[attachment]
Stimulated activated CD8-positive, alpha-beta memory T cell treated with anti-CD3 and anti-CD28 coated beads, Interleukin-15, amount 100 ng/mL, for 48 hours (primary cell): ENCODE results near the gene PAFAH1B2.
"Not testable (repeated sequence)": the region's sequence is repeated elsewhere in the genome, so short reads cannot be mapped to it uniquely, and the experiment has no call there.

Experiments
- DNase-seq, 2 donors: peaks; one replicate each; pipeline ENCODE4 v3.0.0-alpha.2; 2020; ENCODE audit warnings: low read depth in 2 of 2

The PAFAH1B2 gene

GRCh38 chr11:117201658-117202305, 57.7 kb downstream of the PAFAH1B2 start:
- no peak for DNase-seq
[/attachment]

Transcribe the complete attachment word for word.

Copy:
Stimulated activated CD8-positive, alpha-beta memory T cell treated with anti-CD3 and anti-CD28 coated beads, Interleukin-15, amount 100 ng/mL, for 48 hours (primary cell): ENCODE results near the gene PAFAH1B2.
"Not testable (repeated sequence)": the region's sequence is repeated elsewhere in the genome, so short reads cannot be mapped to it uniquely, and the experiment has no call there.

Experiments
- DNase-seq, 2 donors: peaks; one replicate each; pipeline ENCODE4 v3.0.0-alpha.2; 2020; ENCODE audit warnings: low read depth in 2 of 2

The PAFAH1B2 gene

GRCh38 chr11:117201658-117202305, 57.7 kb downstream of the PAFAH1B2 start:
- no peak for DNase-seq